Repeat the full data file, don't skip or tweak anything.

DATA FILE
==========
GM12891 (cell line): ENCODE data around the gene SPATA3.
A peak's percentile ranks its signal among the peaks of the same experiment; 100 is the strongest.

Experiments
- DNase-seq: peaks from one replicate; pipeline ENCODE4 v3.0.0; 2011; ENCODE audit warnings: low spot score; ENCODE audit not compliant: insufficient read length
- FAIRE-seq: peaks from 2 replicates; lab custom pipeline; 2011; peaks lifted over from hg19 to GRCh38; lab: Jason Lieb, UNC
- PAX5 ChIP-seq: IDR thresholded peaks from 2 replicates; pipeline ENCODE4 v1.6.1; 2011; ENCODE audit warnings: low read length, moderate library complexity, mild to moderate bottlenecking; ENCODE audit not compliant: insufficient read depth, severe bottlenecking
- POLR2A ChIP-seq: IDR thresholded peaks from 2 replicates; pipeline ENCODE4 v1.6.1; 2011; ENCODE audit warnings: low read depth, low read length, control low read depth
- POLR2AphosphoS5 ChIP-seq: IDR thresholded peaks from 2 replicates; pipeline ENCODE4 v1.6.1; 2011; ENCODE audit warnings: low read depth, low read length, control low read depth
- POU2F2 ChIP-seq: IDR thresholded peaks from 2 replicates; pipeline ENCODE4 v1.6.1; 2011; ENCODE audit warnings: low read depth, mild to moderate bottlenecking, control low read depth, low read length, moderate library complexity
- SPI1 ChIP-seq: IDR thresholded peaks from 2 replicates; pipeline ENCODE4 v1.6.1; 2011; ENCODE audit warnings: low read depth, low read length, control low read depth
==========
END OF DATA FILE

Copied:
GM12891 (cell line): ENCODE data around the gene SPATA3.
A peak's percentile ranks its signal among the peaks of the same experiment; 100 is the strongest.

Experiments
- DNase-seq: peaks from one replicate; pipeline ENCODE4 v3.0.0; 2011; ENCODE audit warnings: low spot score; ENCODE audit not compliant: insufficient read length
- FAIRE-seq: peaks from 2 replicates; lab custom pipeline; 2011; peaks lifted over from hg19 to GRCh38; lab: Jason Lieb, UNC
- PAX5 ChIP-seq: IDR thresholded peaks from 2 replicates; pipeline ENCODE4 v1.6.1; 2011; ENCODE audit warnings: low read length, moderate library complexity, mild to moderate bottlenecking; ENCODE audit not compliant: insufficient read depth, severe bottlenecking
- POLR2A ChIP-seq: IDR thresholded peaks from 2 replicates; pipeline ENCODE4 v1.6.1; 2011; ENCODE audit warnings: low read depth, low read length, control low read depth
- POLR2AphosphoS5 ChIP-seq: IDR thresholded peaks from 2 replicates; pipeline ENCODE4 v1.6.1; 2011; ENCODE audit warnings: low read depth, low read length, control low read depth
- POU2F2 ChIP-seq: IDR thresholded peaks from 2 replicates; pipeline ENCODE4 v1.6.1; 2011; ENCODE audit warnings: low read depth, mild to moderate bottlenecking, control low read depth, low read length, moderate library complexity
- SPI1 ChIP-seq: IDR thresholded peaks from 2 replicates; pipeline ENCODE4 v1.6.1; 2011; ENCODE audit warnings: low read depth, low read length, control low read depth